TWENTY to thirty per cent of the hospitals have no fire extinguishing system, the health and family welfare minister said in the parliament on Wednesday in reply to a question of a member of parliament. It shows that standard protocols to prevent fire in about a third of the hospitals are absent and suggests that a third of the patients that go to public hospitals, where mostly the poor go, are at risk. This also suggests that the government is hardly concerned about the safety of the poor. The government should realise that fire safety is an important protocol that needs to be considered during the construction of buildings. The unpalatable truth is that members of these hospital staff do not have awareness of fire safety and the steps that need to be taken in the face of a disaster resulting from fire. The general apathy of the authorities concerned to workplace safety, including fire fighting measures, is mostly responsible for all this. Moreover, age-old laws and rules meant for regulating buildings, coupled with inadequate monitoring on part of the officials concerned, have contributed to the situation.
The issue at hand is non-compliance with the Fire Prevention and Extinguishing Act 2003. The act stipulates that multi-storey buildings should file reports on the fire safety measures to the authorities concerned. It also says that there should be regular fire drills. However, compliance with such provisions has mostly gone by default. The agencies entrusted with the responsibility to ensure compliance with the law are also found lacking. Greater responsibility to ensure compliance of this law devolves on Rajdhani Unnayan Kartripakkha in the capital city. Hence, this agency should be held responsible for failing to enforce the rule. Such widespread lack of compliance and enforcement across the country has time and again resulted in devastating accidents. The inadequacy of the Fire Service and Civil Defence Department, especially in terms of logistics, has also been cruelly exposed in many fire incidents. It is indeed time to install and review the fire service arrangements in all private and public hospitals across the country.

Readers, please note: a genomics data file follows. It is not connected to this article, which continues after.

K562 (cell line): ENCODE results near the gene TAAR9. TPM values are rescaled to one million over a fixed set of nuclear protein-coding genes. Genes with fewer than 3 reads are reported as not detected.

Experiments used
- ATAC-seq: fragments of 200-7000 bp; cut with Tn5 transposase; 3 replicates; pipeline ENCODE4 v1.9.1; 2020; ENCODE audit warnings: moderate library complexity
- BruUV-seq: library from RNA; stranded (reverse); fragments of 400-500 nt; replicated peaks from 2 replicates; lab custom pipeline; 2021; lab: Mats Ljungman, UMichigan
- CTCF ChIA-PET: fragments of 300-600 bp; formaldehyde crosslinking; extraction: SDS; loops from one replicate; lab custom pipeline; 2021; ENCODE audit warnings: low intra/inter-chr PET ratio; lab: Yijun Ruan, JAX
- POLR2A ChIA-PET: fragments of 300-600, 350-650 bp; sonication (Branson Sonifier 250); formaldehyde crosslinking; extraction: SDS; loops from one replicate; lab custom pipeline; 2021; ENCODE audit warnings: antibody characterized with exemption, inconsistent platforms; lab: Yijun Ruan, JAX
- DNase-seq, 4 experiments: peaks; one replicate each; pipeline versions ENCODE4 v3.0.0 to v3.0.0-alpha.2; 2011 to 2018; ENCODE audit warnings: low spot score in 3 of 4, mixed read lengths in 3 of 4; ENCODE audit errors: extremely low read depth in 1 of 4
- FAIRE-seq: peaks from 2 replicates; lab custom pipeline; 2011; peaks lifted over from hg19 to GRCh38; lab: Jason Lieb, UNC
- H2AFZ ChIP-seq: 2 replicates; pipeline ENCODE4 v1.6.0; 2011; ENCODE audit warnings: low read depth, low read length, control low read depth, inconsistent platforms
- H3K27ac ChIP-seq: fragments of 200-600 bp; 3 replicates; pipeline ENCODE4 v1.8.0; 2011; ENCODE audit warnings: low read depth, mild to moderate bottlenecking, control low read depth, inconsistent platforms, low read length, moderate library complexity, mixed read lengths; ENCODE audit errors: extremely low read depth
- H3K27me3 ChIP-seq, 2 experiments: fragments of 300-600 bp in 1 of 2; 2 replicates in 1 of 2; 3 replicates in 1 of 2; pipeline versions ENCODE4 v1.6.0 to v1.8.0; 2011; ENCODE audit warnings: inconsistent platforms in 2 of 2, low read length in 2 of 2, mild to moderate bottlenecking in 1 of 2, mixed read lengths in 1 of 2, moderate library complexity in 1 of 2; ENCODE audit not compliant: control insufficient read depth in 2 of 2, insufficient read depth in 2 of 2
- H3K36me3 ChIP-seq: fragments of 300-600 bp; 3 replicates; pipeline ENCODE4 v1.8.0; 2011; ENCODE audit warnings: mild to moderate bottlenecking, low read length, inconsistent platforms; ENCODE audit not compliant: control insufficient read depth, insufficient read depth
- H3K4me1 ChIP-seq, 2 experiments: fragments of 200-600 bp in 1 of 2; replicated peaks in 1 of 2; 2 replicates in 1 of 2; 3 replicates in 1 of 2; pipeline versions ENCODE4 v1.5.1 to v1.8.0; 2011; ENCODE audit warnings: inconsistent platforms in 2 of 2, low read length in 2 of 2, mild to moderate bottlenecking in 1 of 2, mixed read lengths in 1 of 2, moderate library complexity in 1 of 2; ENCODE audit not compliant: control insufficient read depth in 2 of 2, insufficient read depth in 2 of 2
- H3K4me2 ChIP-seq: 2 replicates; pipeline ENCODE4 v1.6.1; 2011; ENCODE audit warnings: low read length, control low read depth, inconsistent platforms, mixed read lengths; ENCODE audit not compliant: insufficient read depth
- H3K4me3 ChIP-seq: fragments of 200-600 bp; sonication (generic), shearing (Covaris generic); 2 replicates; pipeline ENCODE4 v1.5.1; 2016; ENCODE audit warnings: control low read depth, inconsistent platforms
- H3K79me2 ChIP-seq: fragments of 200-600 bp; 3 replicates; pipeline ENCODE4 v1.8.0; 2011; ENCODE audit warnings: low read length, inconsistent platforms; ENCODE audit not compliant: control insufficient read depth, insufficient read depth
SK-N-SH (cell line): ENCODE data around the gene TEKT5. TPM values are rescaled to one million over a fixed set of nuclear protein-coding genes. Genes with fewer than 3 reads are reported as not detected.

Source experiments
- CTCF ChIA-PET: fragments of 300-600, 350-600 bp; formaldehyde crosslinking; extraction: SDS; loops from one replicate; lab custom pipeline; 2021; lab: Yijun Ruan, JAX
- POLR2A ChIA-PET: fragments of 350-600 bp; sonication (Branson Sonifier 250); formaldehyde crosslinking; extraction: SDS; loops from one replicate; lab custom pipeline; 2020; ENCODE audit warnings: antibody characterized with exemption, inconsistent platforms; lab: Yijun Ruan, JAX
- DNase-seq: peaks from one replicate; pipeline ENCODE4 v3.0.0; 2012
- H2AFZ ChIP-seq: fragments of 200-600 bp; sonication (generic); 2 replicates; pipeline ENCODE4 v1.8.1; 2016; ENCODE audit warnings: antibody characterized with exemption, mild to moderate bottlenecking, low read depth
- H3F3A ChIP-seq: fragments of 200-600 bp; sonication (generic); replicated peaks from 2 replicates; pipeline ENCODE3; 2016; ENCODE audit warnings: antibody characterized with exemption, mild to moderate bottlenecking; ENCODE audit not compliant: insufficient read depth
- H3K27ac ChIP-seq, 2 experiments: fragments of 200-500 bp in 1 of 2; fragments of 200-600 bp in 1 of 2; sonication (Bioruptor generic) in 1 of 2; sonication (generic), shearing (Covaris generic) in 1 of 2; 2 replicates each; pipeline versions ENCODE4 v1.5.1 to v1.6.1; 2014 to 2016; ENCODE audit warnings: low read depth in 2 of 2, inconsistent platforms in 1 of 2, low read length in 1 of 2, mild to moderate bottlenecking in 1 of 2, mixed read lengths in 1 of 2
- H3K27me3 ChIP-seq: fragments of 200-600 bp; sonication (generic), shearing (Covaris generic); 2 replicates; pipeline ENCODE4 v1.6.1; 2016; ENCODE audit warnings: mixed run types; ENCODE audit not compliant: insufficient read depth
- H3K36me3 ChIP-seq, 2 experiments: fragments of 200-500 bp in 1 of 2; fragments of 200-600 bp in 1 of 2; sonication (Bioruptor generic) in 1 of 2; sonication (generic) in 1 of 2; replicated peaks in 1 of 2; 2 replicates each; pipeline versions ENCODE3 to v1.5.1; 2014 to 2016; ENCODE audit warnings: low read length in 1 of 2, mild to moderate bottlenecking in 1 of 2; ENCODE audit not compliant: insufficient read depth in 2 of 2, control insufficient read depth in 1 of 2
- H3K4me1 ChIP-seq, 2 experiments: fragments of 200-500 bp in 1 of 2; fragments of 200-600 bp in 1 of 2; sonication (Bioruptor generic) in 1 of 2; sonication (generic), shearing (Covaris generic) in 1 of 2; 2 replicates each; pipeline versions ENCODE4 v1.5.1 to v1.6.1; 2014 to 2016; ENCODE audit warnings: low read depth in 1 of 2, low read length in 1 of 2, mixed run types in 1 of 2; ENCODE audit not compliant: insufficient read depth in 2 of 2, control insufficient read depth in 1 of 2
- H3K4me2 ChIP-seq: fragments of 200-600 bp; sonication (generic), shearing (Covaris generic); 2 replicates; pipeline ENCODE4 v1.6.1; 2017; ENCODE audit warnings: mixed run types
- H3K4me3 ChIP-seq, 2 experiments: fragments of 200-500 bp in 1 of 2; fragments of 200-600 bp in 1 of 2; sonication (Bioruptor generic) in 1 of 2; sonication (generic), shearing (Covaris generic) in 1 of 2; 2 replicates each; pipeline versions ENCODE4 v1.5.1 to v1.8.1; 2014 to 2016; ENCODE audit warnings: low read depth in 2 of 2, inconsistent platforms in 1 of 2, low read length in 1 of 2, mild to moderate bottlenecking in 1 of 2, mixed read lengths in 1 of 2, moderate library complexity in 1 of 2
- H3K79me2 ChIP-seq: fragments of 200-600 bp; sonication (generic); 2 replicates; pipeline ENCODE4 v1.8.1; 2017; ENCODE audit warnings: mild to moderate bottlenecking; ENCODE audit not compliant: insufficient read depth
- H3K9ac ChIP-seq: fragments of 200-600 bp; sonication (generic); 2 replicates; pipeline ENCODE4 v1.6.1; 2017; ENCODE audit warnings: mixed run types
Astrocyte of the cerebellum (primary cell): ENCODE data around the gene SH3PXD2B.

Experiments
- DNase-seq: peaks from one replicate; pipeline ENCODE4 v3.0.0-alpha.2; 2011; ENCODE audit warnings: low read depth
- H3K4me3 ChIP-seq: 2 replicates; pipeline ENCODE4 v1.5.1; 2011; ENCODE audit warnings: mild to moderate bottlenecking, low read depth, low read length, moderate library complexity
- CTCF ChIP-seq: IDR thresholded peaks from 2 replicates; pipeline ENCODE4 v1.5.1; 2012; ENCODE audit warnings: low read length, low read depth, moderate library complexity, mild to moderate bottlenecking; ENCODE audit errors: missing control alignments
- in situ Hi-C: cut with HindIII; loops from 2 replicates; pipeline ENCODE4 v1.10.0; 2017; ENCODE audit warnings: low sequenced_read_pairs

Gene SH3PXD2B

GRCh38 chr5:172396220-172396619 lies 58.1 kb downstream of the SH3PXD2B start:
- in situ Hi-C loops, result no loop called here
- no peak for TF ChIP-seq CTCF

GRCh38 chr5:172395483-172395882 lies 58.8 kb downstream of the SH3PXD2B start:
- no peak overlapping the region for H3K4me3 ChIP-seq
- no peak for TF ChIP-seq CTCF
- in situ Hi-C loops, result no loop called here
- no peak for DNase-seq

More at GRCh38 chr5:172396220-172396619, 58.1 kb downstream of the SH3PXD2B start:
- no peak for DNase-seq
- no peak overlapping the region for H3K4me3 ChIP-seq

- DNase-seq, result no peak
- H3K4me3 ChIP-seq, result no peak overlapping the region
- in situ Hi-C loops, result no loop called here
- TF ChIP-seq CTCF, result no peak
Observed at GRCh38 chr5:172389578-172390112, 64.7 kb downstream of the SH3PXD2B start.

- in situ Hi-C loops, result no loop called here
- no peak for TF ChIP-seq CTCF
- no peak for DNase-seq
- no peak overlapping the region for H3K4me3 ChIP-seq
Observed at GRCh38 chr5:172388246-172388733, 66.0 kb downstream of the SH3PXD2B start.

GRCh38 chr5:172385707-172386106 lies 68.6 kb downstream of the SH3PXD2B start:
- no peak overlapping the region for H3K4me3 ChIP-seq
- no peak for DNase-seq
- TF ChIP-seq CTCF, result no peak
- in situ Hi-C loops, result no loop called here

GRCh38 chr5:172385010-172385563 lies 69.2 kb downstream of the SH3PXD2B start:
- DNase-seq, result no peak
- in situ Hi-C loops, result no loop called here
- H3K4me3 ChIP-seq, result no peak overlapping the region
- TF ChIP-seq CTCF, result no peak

The government must come out of its slumber and revamp the fire service department with adequate logistic support; but besides this, it must ensure that each and every hospital, clinic and healthcare centre has its own fire-fighting mechanism without having to wait for the arrival of fire engines from another quarter of cities or towns.
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